If you build it, they will come

About a year ago, I had the opportunity to talk with an HIV educator working in rural Malawi. We were discussing the challenges he faces in his work, and he told me that when they built the clinic where he works a few years ago, they assumed people would immediately start showing up for treatment. Many members of the community were living with HIV, and here was a place for them to receive care. “We thought,” he laughed, “if we build it, they will come.”

Turns out it’s more complicated than that. Stigma, education, gender politics, community dynamics, economics, and so much more kept people at bay; prevented people from seeking treatments that could dramatically improve their lives.

If you build it, they will come.

This is my least favorite phrase about the internet.

It’s so pervasive, you’d be forgiven for thinking its origins were biblical, and not say, a late 80s baseball flick. Maybe it worked for Kevin Costner, but it’s not going to work for you.

If you build it, they will come.

I should pause here and confess that I may be a little biased. I do, after all, work in community management—my professional success depends on people believing that “building it” is not enough. Still, I’d like to think my distaste for this phrase has more to do with the underlying assumptions it perpetuates than any particular interest in self-preservation.

If you build it, they will come.

To my mind, it’s one of the biggest, most pernicious myths of the internet. It plays on a number of fallacies our industry has clung to aggressively over the years: that the facts speak for themselves, that we are a meritocracy, and that the web is a great, global equalizer.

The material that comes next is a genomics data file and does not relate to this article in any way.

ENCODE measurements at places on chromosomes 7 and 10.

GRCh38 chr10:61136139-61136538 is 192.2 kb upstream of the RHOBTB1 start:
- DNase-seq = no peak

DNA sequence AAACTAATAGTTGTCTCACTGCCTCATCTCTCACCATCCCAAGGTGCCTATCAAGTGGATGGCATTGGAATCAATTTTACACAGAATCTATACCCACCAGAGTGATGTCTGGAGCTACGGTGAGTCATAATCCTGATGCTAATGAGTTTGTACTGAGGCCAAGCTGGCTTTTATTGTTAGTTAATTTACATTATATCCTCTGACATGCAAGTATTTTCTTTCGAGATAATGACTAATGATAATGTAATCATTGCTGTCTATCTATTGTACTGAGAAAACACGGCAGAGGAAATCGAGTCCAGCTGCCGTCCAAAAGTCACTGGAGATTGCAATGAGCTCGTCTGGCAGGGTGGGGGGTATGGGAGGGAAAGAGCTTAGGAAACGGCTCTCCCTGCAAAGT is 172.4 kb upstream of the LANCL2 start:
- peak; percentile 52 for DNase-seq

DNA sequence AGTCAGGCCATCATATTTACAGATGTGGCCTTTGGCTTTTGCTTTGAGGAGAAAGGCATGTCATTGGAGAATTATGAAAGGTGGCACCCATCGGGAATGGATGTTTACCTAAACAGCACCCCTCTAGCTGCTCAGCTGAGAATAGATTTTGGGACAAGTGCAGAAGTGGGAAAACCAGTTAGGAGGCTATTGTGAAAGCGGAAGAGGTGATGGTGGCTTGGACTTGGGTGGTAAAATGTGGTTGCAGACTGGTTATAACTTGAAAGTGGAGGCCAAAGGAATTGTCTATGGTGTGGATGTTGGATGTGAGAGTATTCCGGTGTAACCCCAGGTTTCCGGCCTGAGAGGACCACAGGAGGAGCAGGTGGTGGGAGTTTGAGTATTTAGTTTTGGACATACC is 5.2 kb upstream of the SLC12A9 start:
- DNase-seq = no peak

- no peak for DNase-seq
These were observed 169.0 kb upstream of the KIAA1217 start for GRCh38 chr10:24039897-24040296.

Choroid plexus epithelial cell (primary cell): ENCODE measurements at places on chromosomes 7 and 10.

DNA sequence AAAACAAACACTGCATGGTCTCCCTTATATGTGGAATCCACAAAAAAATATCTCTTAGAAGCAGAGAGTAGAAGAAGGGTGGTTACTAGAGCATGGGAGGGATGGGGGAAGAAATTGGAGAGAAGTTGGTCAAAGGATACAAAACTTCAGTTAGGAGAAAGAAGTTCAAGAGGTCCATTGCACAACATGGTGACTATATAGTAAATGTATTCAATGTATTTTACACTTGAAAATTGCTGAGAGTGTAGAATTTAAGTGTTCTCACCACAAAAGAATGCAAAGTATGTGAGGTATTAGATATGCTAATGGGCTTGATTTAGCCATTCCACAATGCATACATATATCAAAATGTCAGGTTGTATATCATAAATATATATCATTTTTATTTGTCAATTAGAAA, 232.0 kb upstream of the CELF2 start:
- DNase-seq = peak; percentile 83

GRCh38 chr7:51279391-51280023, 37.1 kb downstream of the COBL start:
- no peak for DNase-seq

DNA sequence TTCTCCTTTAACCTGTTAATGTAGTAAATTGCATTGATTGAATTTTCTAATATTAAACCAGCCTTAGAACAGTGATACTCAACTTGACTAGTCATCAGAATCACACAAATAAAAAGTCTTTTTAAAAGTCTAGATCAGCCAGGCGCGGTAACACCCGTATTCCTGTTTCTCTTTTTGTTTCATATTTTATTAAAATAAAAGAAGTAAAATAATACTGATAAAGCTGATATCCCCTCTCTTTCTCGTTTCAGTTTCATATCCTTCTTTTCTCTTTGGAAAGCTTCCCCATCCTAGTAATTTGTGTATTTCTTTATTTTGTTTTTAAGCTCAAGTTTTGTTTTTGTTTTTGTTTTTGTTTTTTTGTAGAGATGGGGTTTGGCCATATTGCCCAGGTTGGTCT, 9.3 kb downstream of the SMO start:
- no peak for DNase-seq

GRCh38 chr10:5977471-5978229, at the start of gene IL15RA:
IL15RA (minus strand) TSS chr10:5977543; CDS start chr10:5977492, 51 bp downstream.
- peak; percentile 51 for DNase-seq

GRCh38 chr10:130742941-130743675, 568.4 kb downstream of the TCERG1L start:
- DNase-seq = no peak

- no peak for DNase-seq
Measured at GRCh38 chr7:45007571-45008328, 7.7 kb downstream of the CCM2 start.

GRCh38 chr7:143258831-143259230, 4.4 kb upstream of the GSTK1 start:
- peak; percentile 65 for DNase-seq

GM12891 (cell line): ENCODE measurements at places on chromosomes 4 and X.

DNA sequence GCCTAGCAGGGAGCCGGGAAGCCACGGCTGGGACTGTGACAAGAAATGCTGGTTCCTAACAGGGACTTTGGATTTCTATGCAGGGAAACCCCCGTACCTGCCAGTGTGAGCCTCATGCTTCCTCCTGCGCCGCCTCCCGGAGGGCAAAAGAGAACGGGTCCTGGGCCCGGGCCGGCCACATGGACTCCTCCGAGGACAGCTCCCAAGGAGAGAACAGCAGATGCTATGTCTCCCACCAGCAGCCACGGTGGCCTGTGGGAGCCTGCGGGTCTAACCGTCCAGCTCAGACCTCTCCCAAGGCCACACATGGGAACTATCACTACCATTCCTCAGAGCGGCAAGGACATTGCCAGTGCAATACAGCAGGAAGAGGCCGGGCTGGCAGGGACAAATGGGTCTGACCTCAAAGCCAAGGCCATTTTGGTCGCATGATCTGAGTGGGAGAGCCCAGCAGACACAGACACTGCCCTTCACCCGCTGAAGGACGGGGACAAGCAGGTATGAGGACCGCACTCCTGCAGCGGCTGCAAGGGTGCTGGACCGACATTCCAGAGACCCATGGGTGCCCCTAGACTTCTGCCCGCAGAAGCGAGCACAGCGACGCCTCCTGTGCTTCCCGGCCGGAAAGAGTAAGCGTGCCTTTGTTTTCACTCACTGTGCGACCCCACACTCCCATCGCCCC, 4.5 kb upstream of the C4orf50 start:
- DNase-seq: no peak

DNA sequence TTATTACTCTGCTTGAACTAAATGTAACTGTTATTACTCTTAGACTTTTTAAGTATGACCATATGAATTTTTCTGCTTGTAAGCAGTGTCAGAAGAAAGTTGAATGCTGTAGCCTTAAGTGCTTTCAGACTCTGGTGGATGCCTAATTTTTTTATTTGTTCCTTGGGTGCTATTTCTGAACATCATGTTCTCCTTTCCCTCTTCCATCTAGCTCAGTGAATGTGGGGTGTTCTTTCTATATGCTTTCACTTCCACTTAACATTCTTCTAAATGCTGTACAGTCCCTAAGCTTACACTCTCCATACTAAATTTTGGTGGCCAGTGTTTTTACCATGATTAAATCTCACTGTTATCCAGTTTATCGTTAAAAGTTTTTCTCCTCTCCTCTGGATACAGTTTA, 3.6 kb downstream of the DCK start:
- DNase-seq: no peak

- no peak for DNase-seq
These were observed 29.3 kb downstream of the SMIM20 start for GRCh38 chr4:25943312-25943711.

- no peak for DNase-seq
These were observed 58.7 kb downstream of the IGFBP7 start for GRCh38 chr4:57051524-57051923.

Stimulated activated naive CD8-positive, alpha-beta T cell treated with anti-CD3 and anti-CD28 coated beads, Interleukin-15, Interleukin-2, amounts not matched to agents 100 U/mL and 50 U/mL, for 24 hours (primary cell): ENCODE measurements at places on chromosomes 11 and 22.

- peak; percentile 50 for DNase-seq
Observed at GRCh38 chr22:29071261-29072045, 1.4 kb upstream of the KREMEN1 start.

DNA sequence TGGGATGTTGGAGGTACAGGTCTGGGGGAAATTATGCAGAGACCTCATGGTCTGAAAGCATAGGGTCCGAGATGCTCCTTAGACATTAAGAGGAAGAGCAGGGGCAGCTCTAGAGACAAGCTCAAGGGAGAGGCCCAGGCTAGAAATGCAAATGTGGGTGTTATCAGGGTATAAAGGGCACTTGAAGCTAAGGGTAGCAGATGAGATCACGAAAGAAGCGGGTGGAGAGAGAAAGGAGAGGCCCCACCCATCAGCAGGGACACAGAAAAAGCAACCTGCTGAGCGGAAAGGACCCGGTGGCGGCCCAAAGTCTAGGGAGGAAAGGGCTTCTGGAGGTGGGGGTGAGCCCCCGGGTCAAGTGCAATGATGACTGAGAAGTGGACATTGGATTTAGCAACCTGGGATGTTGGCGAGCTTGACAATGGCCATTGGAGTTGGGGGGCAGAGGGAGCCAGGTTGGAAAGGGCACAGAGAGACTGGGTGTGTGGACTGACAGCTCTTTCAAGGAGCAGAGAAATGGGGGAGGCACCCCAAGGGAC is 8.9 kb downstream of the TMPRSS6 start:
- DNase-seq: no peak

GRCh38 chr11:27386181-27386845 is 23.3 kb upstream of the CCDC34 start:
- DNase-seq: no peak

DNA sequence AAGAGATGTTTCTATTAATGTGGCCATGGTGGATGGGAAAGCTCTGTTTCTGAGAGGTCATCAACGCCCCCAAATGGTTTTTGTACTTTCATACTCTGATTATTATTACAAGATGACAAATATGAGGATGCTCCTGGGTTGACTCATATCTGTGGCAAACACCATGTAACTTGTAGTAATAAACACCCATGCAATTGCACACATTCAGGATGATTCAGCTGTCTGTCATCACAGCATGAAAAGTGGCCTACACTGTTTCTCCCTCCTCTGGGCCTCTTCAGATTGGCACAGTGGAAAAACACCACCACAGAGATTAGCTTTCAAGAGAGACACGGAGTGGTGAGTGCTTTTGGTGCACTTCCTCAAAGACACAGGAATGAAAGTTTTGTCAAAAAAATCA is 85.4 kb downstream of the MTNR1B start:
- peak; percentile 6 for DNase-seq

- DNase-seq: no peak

“If you build it, they will come” separates us from the people we are trying to serve. We are the builders. They? They are the masses. We do not need to ask them, understand them, build with them, because if we build it, they will come, like sheep to a greener pasture.

“If you build it, they will come” perpetuates the notion that building something is enough. That creating your website, or your app, or your online community platform, is all you need to do. If it’s good enough, if it’s better than your competitors’, if it meets an unmet need, and disrupts the right industry, users and profits will flow your way.

It is sorely tempting to believe this idea. It’s the 21st century American Dream—we’re all starring in our own Horatio Alger novel, pulling ourselves up with Bootstrap and the answers we find in StackExchange.

If you build it, they will come.

If this is all it takes, if the only qualification is how well something’s been built, then whatever is left standing must be what was built best, right?

I think few of us actually believe that (given that this, can happen at the same time as this, for instance), yet it still permeates our notion of what it takes to succeed, and who is capable of succeeding. When we buy in to “if you build it, they will come,” it becomes easier to believe that Mark Zuckerberg is the only portrait of success for our work.

If you build it, they will come.

Our work, our responsibility, does not end when building is complete. Perhaps because the building is never really complete. The universe of our work is constantly evolving, and if we want what we’ve built to survive, we must evolve with it. That means doing the hard work of maintaining our products, our projects and our content.

It also means we can’t sit around looking pretty, hoping our users will finally call. We have to remind them that we’re here, and show them—by building with them, incorporating their feedback, supporting them while they use our sites—that we’ve built something worth coming back to.

This post originally appeared on The Pastry Box Project.